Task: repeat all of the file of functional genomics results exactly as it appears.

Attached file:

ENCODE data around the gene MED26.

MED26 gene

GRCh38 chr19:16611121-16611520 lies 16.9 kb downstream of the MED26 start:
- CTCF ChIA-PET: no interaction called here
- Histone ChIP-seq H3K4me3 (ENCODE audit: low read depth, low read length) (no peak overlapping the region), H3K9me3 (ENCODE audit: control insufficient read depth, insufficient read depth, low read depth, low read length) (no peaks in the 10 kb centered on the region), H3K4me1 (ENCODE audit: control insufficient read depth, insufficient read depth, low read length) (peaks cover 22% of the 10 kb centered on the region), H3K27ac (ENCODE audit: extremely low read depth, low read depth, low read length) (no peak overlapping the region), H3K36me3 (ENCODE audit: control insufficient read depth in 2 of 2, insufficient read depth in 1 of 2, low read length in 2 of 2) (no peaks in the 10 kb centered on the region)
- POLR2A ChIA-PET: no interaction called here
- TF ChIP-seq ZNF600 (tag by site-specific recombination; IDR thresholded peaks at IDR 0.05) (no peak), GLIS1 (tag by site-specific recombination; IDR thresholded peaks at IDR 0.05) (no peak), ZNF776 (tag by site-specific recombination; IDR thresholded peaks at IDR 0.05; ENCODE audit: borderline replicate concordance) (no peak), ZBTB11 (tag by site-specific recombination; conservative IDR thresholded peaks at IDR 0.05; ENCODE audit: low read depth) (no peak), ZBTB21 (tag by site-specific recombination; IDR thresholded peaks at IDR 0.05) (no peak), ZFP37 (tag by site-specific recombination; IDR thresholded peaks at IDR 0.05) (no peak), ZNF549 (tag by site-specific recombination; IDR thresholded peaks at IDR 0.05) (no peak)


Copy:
ENCODE data around the gene MED26.

MED26 gene

GRCh38 chr19:16611121-16611520 lies 16.9 kb downstream of the MED26 start:
- CTCF ChIA-PET: no interaction called here
- Histone ChIP-seq H3K4me3 (ENCODE audit: low read depth, low read length) (no peak overlapping the region), H3K9me3 (ENCODE audit: control insufficient read depth, insufficient read depth, low read depth, low read length) (no peaks in the 10 kb centered on the region), H3K4me1 (ENCODE audit: control insufficient read depth, insufficient read depth, low read length) (peaks cover 22% of the 10 kb centered on the region), H3K27ac (ENCODE audit: extremely low read depth, low read depth, low read length) (no peak overlapping the region), H3K36me3 (ENCODE audit: control insufficient read depth in 2 of 2, insufficient read depth in 1 of 2, low read length in 2 of 2) (no peaks in the 10 kb centered on the region)
- POLR2A ChIA-PET: no interaction called here
- TF ChIP-seq ZNF600 (tag by site-specific recombination; IDR thresholded peaks at IDR 0.05) (no peak), GLIS1 (tag by site-specific recombination; IDR thresholded peaks at IDR 0.05) (no peak), ZNF776 (tag by site-specific recombination; IDR thresholded peaks at IDR 0.05; ENCODE audit: borderline replicate concordance) (no peak), ZBTB11 (tag by site-specific recombination; conservative IDR thresholded peaks at IDR 0.05; ENCODE audit: low read depth) (no peak), ZBTB21 (tag by site-specific recombination; IDR thresholded peaks at IDR 0.05) (no peak), ZFP37 (tag by site-specific recombination; IDR thresholded peaks at IDR 0.05) (no peak), ZNF549 (tag by site-specific recombination; IDR thresholded peaks at IDR 0.05) (no peak)